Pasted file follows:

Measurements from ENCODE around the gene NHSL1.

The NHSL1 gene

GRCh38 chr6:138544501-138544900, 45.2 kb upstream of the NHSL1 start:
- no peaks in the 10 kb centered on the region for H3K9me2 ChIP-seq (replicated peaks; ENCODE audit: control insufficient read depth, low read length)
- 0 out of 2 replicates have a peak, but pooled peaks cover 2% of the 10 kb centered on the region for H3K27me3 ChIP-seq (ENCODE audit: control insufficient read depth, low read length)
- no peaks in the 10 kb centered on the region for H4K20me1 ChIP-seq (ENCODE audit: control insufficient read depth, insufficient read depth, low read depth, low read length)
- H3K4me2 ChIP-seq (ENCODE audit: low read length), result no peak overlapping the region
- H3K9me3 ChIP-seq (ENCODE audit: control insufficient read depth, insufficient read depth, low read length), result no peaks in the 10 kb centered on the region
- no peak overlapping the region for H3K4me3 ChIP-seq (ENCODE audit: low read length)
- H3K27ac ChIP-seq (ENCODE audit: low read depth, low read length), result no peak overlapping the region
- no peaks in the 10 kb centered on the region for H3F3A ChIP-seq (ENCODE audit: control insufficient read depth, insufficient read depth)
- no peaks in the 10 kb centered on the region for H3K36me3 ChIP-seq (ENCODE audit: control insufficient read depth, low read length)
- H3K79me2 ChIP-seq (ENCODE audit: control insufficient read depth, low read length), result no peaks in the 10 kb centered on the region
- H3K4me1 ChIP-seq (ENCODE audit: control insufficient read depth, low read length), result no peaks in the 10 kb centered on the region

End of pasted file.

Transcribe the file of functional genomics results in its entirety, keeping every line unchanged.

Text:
Measurements from ENCODE around the gene NHSL1.

The NHSL1 gene

GRCh38 chr6:138544501-138544900, 45.2 kb upstream of the NHSL1 start:
- no peaks in the 10 kb centered on the region for H3K9me2 ChIP-seq (replicated peaks; ENCODE audit: control insufficient read depth, low read length)
- 0 out of 2 replicates have a peak, but pooled peaks cover 2% of the 10 kb centered on the region for H3K27me3 ChIP-seq (ENCODE audit: control insufficient read depth, low read length)
- no peaks in the 10 kb centered on the region for H4K20me1 ChIP-seq (ENCODE audit: control insufficient read depth, insufficient read depth, low read depth, low read length)
- H3K4me2 ChIP-seq (ENCODE audit: low read length), result no peak overlapping the region
- H3K9me3 ChIP-seq (ENCODE audit: control insufficient read depth, insufficient read depth, low read length), result no peaks in the 10 kb centered on the region
- no peak overlapping the region for H3K4me3 ChIP-seq (ENCODE audit: low read length)
- H3K27ac ChIP-seq (ENCODE audit: low read depth, low read length), result no peak overlapping the region
- no peaks in the 10 kb centered on the region for H3F3A ChIP-seq (ENCODE audit: control insufficient read depth, insufficient read depth)
- no peaks in the 10 kb centered on the region for H3K36me3 ChIP-seq (ENCODE audit: control insufficient read depth, low read length)
- H3K79me2 ChIP-seq (ENCODE audit: control insufficient read depth, low read length), result no peaks in the 10 kb centered on the region
- H3K4me1 ChIP-seq (ENCODE audit: control insufficient read depth, low read length), result no peaks in the 10 kb centered on the region